The last story, “Death by Drowning” has  Miss Marple ask Sir Henry to look into a young woman’s apparent suicide–she’s figured out what actually happened, but has no proof.

Miss Marple’s primary method is finding analogies.  Although she has seldom left her largish village of St. Mary Mead, Aunt Jane has had a long life and a keen interest in the people around her (and an ear for gossip.)  Thus she can almost always find something in her past that is reminiscent of the case at hand, and gives her the clues she needs.

Despite the title, not all of the stories involve a murder; “Ingots of Gold” for example is about a robbery.  Some of the tales may be more difficult for a reader to unravel due to them becoming dated; one relies on older British slang, while another requires a knowledge of obsolete work practices.   On the other hand, one of the tales has a trick ending of the type that made Ms. Christie’s work famous.  There’s some period sexism and classism, and one story involves domestic abuse.

While not Agatha Christie’s best work, and Miss Marple would have some character development in later books, (she’s kind of smug here) these are fun short mysteries that are very much of a time and place.

Book Review: Classic American Short Stories

Book Review: Classic American Short Stories compiled by Michael Kelahan

This book is more or less exactly what it says in the title, a compilation of short(ish) stories written by American authors, most of which are acknowledged as classics by American Lit professors.  The stories are arranged by author in roughly chronological order from the early Nineteenth Century to the 1920s to stay safely in the public domain.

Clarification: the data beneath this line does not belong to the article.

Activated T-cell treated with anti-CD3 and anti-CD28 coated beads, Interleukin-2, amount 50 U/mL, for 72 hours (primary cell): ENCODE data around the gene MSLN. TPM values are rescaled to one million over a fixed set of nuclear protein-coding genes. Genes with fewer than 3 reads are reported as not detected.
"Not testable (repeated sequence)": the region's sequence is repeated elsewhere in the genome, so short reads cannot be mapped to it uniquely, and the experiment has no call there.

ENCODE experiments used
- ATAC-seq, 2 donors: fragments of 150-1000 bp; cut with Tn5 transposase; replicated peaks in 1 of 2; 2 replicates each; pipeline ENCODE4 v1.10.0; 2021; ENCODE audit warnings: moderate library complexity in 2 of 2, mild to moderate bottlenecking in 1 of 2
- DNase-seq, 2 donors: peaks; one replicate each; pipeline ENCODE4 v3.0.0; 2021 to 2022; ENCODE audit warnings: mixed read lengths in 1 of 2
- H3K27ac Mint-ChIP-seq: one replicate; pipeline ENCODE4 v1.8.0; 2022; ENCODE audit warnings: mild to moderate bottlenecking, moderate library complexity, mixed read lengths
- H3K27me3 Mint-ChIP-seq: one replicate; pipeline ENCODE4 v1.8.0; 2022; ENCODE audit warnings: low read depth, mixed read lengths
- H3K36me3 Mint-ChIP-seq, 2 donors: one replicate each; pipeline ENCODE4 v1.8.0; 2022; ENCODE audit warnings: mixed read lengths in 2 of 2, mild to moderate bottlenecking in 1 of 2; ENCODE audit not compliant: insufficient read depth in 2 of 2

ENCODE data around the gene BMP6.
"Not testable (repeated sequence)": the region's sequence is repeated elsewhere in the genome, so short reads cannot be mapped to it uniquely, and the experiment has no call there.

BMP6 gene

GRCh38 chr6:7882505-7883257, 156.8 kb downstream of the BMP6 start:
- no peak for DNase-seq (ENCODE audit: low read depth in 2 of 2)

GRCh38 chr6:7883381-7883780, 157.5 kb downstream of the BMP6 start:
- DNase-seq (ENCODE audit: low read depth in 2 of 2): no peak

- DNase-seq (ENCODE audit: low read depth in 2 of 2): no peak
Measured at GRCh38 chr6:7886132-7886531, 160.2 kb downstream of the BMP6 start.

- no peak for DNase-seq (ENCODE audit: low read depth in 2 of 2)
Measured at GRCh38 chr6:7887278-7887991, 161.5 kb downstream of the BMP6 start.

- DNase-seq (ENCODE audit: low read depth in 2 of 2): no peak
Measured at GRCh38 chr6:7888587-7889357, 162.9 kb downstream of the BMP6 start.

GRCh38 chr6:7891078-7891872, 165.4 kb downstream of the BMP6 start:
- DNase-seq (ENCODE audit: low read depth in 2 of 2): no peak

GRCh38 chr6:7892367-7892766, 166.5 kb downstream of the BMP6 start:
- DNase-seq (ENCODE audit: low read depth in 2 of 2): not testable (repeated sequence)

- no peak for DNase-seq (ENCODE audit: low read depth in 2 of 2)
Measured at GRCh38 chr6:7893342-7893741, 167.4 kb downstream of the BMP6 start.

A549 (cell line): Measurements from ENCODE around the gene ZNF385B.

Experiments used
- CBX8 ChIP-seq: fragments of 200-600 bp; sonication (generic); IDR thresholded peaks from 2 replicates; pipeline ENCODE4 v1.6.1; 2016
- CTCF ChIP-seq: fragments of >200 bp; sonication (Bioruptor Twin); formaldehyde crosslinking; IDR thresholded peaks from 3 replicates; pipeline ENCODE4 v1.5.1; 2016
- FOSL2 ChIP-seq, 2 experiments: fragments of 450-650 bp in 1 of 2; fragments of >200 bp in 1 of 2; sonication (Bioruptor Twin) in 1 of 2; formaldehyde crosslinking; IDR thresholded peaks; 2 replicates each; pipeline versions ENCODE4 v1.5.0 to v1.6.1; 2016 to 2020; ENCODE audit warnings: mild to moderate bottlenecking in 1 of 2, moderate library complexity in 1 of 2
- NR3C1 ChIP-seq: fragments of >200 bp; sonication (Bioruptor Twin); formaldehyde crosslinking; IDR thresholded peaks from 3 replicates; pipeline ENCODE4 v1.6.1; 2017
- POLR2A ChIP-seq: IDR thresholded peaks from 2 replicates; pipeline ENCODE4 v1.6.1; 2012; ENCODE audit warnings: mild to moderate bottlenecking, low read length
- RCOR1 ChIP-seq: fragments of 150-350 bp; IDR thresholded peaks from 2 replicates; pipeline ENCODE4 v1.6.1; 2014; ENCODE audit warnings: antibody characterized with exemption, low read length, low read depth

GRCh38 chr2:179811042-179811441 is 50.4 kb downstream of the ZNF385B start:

Classic American Short Stories

The fifty-one stories included begin with Washington Irving’s “Rip Van Winkle”, a tall tale about a henpecked husband who drinks ghostly beer and sleeps for twenty years, right through the American Revolution.  The book ends with “Winter Dreams” by F. Scott Fitzgerald.  A young man from Minnesota finds great success in the laundry business, but heartache when the woman he loves cannot settle for just him.  In between are ones that are very familiar to me, like “The Telltale Heart” by Edgar Allen Poe (a murderer confesses his crime in an effort to prove his sanity) and stories that were new to me, like “The Revolt of ‘Mother'” by Mary E. Wilkins Freeman (a New England woman, tired of an unkept promise, takes matters into her own hands.)

There’s a wide variety of genres represented, from “realistic” slice of life stories through mystery and fantasy to outright horror.  The chronological order highlights the changing social attitudes depicted in the stories, particularly the two Edith Wharton stories about divorce.  Women are reasonably well-represented, and there are a couple of writers of color as well.